Residents are obviously fed up. Support for Hezbollah’s war in Syria is starting to cost more than they can afford, and alternative political movements are being formed out the discontent. Opposition lists have formed in many major Hezbollah-controlled areas: In addition to Ghobeiry and Bourj al-Barajneh, the Party of God is facing electoral opposition from Baalbek Madinati in Baalbek, and another group Nabatieh.

 

Is this scaring Hezbollah? Well, both Amal and Hezbollah are right to asume that they’ll secure the majority of the votes, and that any penetration from independent political groups will not change much. However, they are worried about the outcry. If anything, these lists are an expression of people’s discontent, whether they win any seats or not.

 

That’s why – for the first time during municipal elections – Hezbollah has ordered its supporters and members to vote. They have employed the card they usually use during parliamentary elections, when wining is not guaranteed: al-Takleef al-Shar’ii (commissioning constituents to act based on a religious directive or fatwa). One Hezbollah’s cabinet ministers, Hussein Hajj Hassan, appeared in a video saying that Nasrallah is requesting that all loyal Mujahedeen and Mujahedat to cast their votes in favor of Hezbollah and Amal candidates.

 

Hezbollah likely saw the writing on the wall and decided to roll out the big guns.

 

Nasrallah is expected to appear tonight on television to call on supporters to vote, and Hezbollah’s electoral and media machines are busy marketing for their candidates. This is not only about elections. For the Party of God, this is an opportunity to calm their constituents, and show that they are still present and in control.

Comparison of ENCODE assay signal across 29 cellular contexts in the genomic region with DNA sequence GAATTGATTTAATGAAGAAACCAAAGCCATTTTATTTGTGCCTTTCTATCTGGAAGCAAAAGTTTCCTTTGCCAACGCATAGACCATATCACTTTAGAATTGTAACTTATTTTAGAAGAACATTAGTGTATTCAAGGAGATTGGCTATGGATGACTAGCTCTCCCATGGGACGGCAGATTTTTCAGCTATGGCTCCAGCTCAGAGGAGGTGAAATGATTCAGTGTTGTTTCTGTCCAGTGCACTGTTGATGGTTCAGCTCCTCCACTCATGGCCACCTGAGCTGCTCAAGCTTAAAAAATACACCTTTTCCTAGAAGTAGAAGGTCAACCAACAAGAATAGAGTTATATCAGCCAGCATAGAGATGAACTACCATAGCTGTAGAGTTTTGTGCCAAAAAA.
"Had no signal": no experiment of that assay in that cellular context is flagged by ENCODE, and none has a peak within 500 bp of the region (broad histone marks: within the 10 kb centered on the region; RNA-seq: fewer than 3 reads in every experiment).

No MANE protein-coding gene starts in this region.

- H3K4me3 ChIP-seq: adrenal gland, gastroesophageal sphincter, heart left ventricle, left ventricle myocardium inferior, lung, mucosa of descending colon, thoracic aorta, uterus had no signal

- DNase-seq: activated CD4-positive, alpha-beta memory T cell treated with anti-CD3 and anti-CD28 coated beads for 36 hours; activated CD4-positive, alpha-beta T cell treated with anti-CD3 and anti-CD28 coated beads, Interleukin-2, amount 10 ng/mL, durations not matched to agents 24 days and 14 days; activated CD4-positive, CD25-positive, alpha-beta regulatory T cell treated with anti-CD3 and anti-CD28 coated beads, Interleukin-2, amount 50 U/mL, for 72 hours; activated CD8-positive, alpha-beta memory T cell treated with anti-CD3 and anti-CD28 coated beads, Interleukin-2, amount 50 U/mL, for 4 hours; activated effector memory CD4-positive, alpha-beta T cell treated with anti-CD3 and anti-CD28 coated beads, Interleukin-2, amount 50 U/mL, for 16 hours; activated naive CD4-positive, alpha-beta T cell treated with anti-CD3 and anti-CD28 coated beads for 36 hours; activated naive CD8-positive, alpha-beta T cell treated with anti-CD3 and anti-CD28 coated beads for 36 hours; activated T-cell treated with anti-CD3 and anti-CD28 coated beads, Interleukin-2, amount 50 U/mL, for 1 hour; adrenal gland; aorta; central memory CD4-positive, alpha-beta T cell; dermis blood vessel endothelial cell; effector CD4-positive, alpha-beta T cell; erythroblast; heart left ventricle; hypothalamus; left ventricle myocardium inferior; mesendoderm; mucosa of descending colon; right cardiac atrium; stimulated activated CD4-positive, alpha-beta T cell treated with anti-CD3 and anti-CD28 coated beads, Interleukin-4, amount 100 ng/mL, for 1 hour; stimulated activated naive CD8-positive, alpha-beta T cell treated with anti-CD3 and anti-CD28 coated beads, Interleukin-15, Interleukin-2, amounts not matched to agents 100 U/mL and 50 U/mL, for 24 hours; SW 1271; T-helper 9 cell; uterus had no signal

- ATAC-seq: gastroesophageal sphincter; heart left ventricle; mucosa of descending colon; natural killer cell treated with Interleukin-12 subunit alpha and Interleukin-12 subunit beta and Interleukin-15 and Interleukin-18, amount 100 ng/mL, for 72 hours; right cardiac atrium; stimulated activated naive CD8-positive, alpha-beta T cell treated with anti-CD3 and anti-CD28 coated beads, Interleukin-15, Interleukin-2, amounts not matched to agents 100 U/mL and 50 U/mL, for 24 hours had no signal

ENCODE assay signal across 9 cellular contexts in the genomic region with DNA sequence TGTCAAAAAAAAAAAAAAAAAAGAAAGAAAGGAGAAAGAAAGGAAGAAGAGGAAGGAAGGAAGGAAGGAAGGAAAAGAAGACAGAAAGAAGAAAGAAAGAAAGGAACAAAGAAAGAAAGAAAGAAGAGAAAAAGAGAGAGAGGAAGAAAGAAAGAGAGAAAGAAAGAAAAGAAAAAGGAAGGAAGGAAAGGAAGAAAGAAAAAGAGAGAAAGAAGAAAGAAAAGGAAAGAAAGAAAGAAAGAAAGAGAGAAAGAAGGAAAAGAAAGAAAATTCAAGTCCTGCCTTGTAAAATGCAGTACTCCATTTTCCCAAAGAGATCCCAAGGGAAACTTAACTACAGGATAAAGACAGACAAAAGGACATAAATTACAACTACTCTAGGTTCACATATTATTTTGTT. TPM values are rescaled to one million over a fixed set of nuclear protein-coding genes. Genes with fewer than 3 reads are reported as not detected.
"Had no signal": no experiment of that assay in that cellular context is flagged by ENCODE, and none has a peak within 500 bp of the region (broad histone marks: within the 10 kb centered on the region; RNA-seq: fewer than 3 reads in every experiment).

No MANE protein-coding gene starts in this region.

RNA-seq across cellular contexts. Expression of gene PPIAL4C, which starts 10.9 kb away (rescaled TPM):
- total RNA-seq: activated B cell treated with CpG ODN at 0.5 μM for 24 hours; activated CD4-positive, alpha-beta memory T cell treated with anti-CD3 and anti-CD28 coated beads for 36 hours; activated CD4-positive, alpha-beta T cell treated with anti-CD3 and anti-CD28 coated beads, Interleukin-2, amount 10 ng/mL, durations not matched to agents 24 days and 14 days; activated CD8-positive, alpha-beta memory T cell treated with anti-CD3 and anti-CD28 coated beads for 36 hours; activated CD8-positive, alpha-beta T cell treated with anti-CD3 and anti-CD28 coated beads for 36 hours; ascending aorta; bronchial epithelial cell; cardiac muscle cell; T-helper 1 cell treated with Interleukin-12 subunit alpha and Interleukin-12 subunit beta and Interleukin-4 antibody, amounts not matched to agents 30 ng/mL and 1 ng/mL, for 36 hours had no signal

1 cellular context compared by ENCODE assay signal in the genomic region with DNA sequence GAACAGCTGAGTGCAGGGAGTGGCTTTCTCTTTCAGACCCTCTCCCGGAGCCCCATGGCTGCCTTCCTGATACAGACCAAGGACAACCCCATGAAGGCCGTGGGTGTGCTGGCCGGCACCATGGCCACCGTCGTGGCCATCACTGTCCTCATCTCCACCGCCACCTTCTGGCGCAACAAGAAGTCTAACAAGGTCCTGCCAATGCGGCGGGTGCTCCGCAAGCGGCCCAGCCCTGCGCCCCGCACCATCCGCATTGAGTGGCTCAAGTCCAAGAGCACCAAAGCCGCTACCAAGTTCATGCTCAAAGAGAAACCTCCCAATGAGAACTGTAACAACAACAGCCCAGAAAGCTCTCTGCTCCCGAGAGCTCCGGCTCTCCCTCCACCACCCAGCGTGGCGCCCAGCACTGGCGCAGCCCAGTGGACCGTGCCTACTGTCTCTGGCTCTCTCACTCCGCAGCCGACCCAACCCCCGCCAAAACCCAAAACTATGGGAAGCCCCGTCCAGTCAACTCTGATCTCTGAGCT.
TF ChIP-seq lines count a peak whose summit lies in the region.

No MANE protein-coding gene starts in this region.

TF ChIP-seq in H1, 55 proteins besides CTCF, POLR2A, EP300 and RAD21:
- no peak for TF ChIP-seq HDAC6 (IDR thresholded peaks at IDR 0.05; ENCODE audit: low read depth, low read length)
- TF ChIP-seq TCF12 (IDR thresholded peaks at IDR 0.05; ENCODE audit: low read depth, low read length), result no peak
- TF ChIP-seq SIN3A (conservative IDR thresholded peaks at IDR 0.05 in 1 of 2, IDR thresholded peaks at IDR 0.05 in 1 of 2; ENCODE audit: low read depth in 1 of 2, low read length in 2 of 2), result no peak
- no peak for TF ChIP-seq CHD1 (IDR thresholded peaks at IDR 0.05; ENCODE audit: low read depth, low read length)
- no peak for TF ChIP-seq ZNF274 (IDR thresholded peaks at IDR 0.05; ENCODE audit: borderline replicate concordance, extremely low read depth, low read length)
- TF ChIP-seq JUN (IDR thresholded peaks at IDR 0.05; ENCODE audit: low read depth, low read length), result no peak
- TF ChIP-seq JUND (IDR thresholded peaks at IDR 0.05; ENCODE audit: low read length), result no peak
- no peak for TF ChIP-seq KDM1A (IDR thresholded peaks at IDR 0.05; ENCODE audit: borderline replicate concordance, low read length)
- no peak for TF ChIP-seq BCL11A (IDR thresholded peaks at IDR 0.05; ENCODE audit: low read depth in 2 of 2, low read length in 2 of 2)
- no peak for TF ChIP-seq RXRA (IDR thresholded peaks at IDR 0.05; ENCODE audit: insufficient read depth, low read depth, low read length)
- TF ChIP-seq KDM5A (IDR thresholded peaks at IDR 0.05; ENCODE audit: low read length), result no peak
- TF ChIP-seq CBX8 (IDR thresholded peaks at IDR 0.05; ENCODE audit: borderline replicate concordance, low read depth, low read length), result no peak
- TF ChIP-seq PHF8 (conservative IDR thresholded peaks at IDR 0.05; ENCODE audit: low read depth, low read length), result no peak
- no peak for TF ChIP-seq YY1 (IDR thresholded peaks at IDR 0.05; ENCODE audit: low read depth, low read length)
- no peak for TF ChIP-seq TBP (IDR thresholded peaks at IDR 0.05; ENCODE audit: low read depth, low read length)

Some of the opposing lists are proposing that current municipal councils be held accountable for incomplete or unaccomplished projects. This means holding Hezbollah accountable. This is certainly unheard of. But Hezbollah is not only worried about being held accountable or losing an election. They’re worried because they know that the Shiites in Lebanon are fed up with Hezbollah’s governance and actually looking for an alternative. They’re worried that development issues and everyday struggles will become more significant than the sacredness of the arms and wars.

 

Hezbollah wants to keep the voice of the arms louder than the voice of the people. The problem is that they had more than a decade to care for people’s needs, but they only used their representation in municipalities for political power games and to gain further control. The Resistance narrative was enough for people to sacrifice daily needs, but it seems to be no longer sufficient.

 

Will these elections change local political power? Likely not significantly, but the opposing lists, and the accompanying discontent among the Shiites could eventually lead to a serious political alternative from within the community itself.

 

Hanin Ghaddar is the managing editor of NOW and a nonresident fellow at the Atlantic Council. She tweets @haningdr 

Hezbollah supporters gather in Dahiyeh for Ashoura commemorations on November 4, 2014. (Al-Ahed News)

Hassan Nasrallah said after the 2006 July war that they’re going to rebuild Dahiyeh to look better than it was. This became a slogan that filled the streets for years after the war. Look at Dahiyeh today. It’s worse than ever.